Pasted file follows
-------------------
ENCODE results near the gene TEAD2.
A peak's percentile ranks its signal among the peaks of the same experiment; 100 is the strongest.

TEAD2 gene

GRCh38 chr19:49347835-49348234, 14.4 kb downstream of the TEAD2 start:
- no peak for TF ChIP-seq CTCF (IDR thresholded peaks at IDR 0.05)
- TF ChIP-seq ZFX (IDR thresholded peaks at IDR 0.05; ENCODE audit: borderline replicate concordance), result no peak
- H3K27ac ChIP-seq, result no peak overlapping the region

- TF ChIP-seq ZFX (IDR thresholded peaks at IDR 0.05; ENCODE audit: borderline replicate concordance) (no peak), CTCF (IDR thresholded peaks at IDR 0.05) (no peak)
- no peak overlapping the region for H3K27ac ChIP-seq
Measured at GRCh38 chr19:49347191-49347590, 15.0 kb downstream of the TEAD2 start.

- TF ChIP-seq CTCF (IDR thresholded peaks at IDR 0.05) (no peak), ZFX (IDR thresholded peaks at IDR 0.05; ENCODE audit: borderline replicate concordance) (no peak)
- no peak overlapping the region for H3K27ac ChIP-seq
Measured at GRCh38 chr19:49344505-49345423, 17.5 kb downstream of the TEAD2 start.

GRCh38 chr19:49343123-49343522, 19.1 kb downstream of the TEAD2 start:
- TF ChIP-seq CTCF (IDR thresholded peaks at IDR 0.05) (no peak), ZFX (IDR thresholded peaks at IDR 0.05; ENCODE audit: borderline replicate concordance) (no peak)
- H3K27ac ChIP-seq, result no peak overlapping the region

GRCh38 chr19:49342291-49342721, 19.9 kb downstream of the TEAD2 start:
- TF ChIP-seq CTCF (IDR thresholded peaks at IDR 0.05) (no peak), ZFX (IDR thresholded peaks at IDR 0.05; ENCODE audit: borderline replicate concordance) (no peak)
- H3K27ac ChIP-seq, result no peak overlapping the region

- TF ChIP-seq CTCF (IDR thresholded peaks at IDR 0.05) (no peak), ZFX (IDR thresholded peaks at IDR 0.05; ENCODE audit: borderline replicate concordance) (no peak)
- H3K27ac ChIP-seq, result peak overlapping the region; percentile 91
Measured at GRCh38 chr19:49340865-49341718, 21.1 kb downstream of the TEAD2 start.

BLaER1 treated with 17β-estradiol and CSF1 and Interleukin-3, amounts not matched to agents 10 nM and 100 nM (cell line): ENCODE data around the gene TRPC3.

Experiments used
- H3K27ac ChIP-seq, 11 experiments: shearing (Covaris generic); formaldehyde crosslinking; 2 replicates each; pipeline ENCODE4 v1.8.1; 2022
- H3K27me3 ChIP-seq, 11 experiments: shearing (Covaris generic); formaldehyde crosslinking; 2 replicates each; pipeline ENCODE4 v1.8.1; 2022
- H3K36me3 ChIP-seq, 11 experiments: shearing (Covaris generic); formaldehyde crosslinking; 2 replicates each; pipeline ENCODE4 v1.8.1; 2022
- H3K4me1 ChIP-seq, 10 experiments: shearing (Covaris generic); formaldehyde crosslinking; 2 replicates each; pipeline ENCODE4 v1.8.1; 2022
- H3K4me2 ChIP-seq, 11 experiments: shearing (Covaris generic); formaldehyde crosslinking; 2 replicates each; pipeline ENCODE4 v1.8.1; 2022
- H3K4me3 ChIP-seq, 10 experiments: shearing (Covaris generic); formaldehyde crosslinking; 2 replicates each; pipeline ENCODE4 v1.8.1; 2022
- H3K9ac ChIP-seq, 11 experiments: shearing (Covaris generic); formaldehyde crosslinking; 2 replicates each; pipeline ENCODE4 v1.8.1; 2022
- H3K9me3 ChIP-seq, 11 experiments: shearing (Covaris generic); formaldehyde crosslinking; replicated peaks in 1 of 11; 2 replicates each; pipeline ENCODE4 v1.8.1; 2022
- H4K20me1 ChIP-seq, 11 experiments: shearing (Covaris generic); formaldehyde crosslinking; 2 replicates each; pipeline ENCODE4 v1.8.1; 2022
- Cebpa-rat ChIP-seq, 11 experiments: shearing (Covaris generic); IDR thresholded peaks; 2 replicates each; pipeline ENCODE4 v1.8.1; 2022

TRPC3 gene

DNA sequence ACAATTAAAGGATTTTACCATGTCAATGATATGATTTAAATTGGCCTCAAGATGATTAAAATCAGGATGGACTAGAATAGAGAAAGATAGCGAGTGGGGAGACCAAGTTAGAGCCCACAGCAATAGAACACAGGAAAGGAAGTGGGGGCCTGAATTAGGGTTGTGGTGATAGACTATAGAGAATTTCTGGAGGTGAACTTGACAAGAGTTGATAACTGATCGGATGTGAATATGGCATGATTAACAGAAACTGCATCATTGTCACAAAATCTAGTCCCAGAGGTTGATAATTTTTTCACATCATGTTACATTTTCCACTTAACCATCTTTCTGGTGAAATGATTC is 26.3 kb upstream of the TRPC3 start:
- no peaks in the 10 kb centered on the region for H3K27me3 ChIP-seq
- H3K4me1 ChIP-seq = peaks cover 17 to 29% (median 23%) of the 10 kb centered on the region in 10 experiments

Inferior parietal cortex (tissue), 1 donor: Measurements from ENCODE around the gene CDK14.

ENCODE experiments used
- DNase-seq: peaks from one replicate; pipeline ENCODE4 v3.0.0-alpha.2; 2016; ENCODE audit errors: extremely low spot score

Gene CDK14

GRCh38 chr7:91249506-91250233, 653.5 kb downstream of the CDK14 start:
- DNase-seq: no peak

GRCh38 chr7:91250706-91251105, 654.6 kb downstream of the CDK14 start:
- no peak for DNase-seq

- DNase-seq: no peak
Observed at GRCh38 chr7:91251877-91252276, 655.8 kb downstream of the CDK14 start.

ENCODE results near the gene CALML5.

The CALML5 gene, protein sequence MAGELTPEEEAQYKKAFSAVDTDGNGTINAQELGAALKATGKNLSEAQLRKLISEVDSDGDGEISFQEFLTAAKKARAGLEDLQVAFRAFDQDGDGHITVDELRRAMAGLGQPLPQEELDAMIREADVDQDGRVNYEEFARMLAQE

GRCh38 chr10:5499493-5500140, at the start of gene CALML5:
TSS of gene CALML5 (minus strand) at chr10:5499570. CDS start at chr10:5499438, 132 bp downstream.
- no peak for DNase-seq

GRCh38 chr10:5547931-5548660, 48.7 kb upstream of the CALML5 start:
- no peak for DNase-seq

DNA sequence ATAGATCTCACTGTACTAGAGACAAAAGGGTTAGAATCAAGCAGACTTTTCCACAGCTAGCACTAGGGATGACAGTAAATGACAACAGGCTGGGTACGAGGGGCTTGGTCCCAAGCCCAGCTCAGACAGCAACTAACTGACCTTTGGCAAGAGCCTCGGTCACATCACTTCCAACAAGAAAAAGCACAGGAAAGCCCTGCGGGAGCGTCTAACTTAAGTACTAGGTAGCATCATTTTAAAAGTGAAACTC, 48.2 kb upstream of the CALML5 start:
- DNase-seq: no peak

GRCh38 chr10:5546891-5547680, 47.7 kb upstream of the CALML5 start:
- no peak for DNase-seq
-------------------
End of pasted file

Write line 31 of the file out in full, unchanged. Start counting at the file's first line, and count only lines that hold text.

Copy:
- H3K9ac ChIP-seq, 11 experiments: shearing (Covaris generic); formaldehyde crosslinking; 2 replicates each; pipeline ENCODE4 v1.8.1; 2022